Laurent Cantet's anticipated follow-up to "Time Out" supplants that pic's important issues with unexamined attitudes toward sex and the tropics. The trio of women luxuriate in the sexual pleasures of a Haitian beach resort. Helmer's rep will ensure a brisk fest existence, but life on the outside will largely rest on Francophone screens.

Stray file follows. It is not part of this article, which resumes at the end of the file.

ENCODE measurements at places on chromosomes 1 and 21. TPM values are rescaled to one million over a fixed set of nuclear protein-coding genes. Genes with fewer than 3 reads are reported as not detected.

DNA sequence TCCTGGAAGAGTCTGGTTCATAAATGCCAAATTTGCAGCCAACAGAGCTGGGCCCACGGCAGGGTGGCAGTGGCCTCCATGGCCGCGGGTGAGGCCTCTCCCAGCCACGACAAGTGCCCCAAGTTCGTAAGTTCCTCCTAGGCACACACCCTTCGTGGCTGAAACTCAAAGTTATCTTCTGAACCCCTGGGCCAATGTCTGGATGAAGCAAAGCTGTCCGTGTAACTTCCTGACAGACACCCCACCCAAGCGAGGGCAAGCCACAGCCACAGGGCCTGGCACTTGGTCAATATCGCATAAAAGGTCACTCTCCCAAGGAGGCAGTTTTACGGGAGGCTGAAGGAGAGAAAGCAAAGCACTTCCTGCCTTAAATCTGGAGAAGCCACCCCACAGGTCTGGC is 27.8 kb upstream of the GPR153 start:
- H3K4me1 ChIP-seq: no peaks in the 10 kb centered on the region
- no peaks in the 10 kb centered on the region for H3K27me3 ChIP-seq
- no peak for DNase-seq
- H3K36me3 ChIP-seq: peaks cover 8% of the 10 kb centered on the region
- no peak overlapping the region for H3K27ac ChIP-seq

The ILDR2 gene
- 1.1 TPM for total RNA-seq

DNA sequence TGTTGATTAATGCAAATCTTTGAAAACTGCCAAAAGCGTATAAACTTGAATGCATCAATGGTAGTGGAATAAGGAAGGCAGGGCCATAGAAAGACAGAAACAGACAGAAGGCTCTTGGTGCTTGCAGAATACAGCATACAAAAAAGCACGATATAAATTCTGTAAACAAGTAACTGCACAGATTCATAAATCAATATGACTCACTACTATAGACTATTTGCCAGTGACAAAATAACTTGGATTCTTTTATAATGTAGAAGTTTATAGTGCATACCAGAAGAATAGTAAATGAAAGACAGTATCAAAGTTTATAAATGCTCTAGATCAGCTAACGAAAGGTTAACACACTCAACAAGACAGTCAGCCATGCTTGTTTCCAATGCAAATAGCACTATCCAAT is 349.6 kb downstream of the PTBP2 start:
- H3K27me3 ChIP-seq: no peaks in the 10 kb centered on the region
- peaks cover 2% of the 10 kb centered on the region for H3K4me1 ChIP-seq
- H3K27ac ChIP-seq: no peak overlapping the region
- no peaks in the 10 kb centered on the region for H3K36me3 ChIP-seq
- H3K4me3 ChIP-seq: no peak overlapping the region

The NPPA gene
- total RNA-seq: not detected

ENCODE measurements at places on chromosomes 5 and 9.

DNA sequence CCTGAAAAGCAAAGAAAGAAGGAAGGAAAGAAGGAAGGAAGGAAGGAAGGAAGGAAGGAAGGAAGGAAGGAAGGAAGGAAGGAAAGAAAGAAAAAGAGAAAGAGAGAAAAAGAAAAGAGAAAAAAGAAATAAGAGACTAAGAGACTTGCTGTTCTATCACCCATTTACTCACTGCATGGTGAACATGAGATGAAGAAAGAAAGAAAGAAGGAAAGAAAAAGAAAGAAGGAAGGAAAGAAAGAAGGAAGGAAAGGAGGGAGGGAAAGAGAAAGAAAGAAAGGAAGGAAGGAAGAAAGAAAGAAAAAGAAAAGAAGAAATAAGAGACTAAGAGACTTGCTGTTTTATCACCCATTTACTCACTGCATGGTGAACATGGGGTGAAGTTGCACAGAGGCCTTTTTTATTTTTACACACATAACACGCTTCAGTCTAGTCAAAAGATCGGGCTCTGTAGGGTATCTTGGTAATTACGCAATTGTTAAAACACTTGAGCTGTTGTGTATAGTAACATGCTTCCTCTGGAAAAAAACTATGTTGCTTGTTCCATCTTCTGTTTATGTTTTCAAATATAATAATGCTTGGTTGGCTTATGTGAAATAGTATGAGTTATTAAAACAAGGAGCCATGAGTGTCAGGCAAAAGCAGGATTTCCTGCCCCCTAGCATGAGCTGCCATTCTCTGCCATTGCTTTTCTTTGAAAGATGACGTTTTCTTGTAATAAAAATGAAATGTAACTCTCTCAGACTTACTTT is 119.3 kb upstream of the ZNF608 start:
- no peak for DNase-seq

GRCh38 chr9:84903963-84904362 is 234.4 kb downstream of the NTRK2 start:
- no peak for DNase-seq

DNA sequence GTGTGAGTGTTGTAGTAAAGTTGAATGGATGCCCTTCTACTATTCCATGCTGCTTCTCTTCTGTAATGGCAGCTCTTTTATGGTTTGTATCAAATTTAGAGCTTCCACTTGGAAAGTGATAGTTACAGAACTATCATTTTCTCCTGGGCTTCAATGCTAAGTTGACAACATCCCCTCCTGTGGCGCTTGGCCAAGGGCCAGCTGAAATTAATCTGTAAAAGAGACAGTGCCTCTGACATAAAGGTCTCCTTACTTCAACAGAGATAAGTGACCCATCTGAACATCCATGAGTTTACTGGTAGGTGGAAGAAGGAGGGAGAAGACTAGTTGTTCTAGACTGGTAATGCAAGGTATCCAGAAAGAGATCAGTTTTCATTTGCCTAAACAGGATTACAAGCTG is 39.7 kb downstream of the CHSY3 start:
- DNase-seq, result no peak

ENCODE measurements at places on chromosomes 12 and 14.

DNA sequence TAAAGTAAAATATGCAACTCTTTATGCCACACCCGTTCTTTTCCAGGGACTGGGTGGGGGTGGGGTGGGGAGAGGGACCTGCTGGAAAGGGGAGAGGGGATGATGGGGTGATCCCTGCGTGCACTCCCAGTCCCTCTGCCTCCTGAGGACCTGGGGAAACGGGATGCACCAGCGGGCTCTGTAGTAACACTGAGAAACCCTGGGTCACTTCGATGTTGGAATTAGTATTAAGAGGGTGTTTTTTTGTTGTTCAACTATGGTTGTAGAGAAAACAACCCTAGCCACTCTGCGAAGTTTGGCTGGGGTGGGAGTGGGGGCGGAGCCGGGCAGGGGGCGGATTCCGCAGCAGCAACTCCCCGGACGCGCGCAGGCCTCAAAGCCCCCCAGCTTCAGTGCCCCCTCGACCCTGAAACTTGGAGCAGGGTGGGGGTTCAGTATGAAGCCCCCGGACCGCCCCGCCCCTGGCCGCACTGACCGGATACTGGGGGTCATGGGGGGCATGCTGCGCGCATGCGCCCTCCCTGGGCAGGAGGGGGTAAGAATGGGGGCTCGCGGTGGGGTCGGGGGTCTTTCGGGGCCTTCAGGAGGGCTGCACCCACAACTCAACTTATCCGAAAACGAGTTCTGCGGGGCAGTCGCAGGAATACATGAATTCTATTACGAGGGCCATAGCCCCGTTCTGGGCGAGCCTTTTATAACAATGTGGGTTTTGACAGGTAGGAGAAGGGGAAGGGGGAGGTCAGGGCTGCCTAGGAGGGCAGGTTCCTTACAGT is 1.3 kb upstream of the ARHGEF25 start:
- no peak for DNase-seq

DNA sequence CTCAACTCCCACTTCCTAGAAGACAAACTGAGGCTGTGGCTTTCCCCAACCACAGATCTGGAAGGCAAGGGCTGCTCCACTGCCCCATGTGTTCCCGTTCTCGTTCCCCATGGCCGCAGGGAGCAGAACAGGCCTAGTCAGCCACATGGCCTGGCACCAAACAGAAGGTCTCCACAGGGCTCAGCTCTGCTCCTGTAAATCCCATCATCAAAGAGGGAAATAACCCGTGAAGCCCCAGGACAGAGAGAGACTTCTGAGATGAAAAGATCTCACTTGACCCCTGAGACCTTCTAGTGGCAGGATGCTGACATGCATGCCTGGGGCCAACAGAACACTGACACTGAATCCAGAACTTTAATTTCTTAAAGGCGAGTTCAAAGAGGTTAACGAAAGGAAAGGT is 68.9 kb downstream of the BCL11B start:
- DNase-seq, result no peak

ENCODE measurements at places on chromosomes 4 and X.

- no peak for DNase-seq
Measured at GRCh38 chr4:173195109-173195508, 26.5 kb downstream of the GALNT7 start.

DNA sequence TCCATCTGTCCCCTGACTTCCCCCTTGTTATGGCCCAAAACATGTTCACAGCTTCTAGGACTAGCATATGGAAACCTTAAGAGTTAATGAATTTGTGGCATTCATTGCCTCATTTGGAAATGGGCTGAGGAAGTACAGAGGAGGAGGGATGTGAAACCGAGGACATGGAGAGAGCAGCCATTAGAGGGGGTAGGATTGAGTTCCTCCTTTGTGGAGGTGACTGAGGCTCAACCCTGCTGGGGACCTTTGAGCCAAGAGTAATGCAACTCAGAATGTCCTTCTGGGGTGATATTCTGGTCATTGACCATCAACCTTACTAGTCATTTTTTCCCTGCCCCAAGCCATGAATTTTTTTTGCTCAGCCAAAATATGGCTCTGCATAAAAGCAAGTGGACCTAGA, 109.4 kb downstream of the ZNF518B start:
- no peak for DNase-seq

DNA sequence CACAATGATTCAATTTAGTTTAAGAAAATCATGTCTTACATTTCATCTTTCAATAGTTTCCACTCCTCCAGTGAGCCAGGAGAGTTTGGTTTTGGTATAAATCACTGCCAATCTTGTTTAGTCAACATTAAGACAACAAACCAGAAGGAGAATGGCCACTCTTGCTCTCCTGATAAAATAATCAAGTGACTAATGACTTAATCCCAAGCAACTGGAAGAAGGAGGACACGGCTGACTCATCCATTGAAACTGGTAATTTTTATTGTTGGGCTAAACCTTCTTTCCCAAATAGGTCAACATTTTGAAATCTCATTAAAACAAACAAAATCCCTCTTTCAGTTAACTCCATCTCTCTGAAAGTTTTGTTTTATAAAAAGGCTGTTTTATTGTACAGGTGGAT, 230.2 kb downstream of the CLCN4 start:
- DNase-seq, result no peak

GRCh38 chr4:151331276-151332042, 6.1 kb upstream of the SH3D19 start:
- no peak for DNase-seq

Laurent Cantet’s anticipated follow-up to “Time Out” supplants that pic’s important issues with unexamined attitudes toward sex and the tropics. The trio of women in “Heading South” luxuriate in the sexual pleasures of a Haitian beach resort, and while Cantet puts enough uncomfortable words in their mouths to signal their problematic viewpoint, he fails to give their plaything his own voice. Helmer’s rep will ensure a brisk fest existence, but life on the outside will largely rest on Francophone screens.Three years after her first trip to Haiti, Brenda (Karen Young) returns to the beach resort where she had a fling with a 15-year-old boy named Legba. Now a confident, beautiful young man, Legba (Menothy Cesar) is the star attraction for the sexually frustrated middle-aged women who fly down to the island in search of erotic pleasure. Doyenne of the establishment is Ellen (Charlotte Rampling), a 55-year-old Wellesley professor who spent the last six summers reveling in the hotel’s liberating atmosphere, where smooth-skinned, half-naked black men cater to her desires. Legba is her favorite, and she’s not about to let anyone else take the number one position by his side. But Brenda expressly returned to Haiti to see the boy who gave her her first orgasm at 45, and the two women eye each other warily. Less threatening is Sue (Louise Portal, “The Barbarian Invasions”), a Canadian with her own beach boy. While it’s certainly true the resort allows the young men to temporarily escape the political and economic misery of the country, Cantet’s disingenuous remark that he wants to shift the discourse from “sex tourism” to “love tourism” fails to convince. Ellen passionately implores Legba to come away with her, but in reality she would never present him to her Wellesley set. At least Maxine in “The Night of the Iguana” is aware of her erotic needs but doesn’t hold on to the hypocrisy and prejudice these women unthinkingly maintain. What remains is a group of women on their summer holiday, dissatisfied and embittered by the men back home, exploiting Third World young men. Perhaps the description sounds more crass than Cantet serves up in his well-crafted work. He punctuates the story with four monologues, the three women plus Albert (Lys Ambroise), the hotel maitre d’ and the only black man allowed a voice of his own. Albert’s bitterness deserved further development, but the real puzzle is why Cantet doesn’t let Legba have a say. Cantet as usual elicits top performances from his cast, although a more limited feel for the flow of English conversation occasionally deadens dialogue and monologue. Rampling, one of the joys of cinema in the past five years, is the ideal actress to convey Ellen’s blend of liberated carnality, Bostonian snobbery and racism, plus a deep vulnerability. Newcomer Cesar appears able but his dramatic moments are too infrequent. Although set in the late 1970s, pic doesn’t try to push a period flavor. Lensing and tone are similar to Cantet’s earlier work, and together with regular d.p. Pierre Milon and editor Robin Campillo (also co-scripter), he allows events to gradually unfold in a stripped-down way that never calls attention to itself.